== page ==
Parallel, independent reversions to an embryonic expression phenotype in multiple types of cancer.

BioRxiv : the Preprint Server for Biology
Corey M. Hudson, Gavin C. Conant


Changes in gene expression provide a valuable frame of reference for explaining the development and progression of cancer. Many tissue types radically alter their gene expression profile after becoming oncogenic. We evaluate this change in gene expression in 8 different cancer lines by comparing their expression profiles to that of their associated differentiated tissues as well as profiles for proliferative human embryonic stem cells. We find that, for non-proliferative tissues, the alterations in expression after oncogenesis result in a profile that is significantly more similar to the embryonic expression profile than to the original tissue profile. We also find that the lists of co-similar genes among embryonic and tumor cells are clustered within gene regulatory, protein interaction and metabolic networks. There is however little overlap in these lists between cancer lines and no pattern shared among all cancers in this analysis. We conclude that the manner in which cancers instantiate a proliferative pattern of expression following oncogenesis is diverse and we find no uniform proliferative program among the cancers in this analysis.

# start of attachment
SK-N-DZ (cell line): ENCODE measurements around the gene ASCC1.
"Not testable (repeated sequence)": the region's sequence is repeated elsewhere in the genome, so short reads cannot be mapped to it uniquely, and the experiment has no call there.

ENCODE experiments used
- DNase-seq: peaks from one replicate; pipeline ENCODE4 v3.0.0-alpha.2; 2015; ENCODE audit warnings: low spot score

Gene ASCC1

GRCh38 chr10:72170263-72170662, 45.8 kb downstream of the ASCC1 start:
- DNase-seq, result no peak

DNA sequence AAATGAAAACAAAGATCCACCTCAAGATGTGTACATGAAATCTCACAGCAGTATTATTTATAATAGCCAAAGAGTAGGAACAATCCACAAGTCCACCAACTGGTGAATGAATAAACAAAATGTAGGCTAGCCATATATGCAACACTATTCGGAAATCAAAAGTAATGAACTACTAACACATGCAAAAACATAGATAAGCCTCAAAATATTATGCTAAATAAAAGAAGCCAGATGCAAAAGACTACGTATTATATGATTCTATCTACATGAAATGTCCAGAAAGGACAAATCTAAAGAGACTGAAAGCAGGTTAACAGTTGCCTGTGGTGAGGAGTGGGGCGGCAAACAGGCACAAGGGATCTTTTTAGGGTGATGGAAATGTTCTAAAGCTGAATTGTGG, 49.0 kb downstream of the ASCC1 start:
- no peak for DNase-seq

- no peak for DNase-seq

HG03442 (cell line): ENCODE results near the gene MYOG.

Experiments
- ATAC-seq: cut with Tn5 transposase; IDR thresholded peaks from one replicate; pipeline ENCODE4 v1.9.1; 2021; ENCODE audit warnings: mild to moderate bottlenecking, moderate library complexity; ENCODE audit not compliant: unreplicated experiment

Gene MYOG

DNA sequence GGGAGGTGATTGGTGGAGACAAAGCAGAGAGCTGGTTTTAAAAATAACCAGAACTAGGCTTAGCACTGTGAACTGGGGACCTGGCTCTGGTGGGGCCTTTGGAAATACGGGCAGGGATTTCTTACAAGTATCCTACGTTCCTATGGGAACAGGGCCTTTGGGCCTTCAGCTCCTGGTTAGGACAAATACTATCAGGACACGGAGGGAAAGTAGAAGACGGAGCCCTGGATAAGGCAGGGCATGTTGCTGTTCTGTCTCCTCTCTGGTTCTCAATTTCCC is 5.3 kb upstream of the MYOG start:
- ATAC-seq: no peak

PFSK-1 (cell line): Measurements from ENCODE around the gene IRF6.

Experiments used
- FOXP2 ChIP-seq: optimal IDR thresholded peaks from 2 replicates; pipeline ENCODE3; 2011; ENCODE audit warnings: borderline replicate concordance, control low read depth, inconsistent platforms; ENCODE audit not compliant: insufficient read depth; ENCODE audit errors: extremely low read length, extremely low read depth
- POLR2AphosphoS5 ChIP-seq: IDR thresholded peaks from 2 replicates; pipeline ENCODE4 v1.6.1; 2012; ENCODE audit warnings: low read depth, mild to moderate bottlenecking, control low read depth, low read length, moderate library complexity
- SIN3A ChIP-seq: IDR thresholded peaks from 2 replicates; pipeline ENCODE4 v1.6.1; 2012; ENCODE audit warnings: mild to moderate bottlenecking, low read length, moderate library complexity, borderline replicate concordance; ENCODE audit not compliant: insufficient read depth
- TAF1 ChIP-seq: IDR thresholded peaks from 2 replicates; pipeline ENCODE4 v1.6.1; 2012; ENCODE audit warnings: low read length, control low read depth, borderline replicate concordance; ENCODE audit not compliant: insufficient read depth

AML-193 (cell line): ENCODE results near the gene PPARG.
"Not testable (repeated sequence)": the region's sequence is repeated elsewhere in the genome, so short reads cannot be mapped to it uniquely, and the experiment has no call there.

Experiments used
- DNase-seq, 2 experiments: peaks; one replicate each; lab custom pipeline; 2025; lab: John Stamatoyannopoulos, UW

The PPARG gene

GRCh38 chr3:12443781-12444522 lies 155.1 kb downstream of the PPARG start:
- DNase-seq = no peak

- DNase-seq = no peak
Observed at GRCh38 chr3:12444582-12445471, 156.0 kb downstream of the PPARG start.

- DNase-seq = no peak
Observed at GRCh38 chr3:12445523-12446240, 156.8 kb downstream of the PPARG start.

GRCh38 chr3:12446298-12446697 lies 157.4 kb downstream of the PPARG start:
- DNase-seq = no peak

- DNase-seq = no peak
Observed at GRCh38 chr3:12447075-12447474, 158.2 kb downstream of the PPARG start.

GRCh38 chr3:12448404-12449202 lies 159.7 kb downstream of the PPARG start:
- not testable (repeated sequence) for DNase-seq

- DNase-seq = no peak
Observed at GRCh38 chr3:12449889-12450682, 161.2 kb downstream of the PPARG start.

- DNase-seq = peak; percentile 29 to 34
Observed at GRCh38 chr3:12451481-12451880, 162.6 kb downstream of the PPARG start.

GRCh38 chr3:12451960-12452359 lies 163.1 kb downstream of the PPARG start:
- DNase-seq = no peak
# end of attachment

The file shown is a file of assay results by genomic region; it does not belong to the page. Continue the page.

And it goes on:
Related Concepts

Malignant Neoplasms
Gene Expression
Cell Line, Tumor
Proliferation (Morphologic Abnormality)
Neoplastic Cell
Protein-Protein Interaction

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